Mallorn: A History of Song

Discussions of papers inspired by Tolkien's writings.
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Riv Res
Manwë
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Mallorn: A History of Song

Post by Riv Res » Sun Oct 23, 2005 11:47 pm

Image
Becky Carter-Hitchin



Essay From The Tolkien Society Journal: The Mallorn
"A History of Song: The transmission of memory in Middle-earth"



Many of us who read Tolkien at length continue to re-visit the Professor's works time and again simply to re-read the magnificent poetry, much of which is sung by the characters. Here is an interesting analysis of some of that poetry as put forth by Michael Cunningham for the Tolkien Society's Mallorn. He talks about some of the most endearing pieces for many of us. See what you think.

Click on the scan to enlarge and read.

Image Image Image

Thoughts :?: :D

bruce rerek
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Post by bruce rerek » Mon Oct 24, 2005 8:08 pm

The author well envokes the power of the oral tradition, and more importantly how the use of song and lyric is even more potent. It is without any doubt that the listener is affixed to the continuity of history, which also includes its culture thus encapsulating its traditions, mores, and its ethos. Fundamentaly, it speaks to the very nature of human strivings, to face mortality and challenge oblivion's pall over us.
Who will gather the smoke of the dead wood burning.
Or behold the flowering years from seas returning?

If one contrasts this to the Seafarer, and interesting divertion occurs.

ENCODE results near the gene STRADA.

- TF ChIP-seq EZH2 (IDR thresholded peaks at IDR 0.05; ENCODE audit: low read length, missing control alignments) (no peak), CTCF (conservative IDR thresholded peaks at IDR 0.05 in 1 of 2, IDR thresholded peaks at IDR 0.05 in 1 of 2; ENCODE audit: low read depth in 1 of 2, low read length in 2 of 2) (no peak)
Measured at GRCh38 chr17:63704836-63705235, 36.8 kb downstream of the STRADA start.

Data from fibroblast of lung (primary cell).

Glory is humbled, honor of earth grows old and withers, as does everyman over this Middle Earth. Old age fares over him; bright face grows pale; gray haired he grieves, knows former friends, son of athelings, given to earth.
With Tolkien's Rohan, one is not navigating towards a future home, but living and dieing well in this one. The answer to the dread reality of mortality is to act heroically. Theodin's deeds were also altruistic, his sacrifice was an obligation to an act that made Rohan a land a people. Even if none are left to hear of his lay, it was not for personal glory but to act as a true noble soul.
Those who answer this call, they are the rider, he is the one sounding the horn, all will eventually go down as rain upon the mountain side, true. But all those who are commited to this virtue have lived well and truthfuly.
In Simbelmyne do we find an equally beautiful motif that compliments a stern and spare landscape. The flower is not ornate nor does it have a sensual aroma. It is a plain white flower that graces the barrow of the fallen and to the living - Evermind. It is not for nostalgia, but for the past to inform the present to know the virtues that will aid in their lives.
Bruce
Mornie utlie
Believe and you will find your way
Mornie alantie
a promise lives within you now

Merry
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Post by Merry » Fri Oct 28, 2005 3:47 pm

Great thoughts on the symbelmyne, Bruce. I had never thought before of how Tolkien's created plants fit the occasion and landscape so well.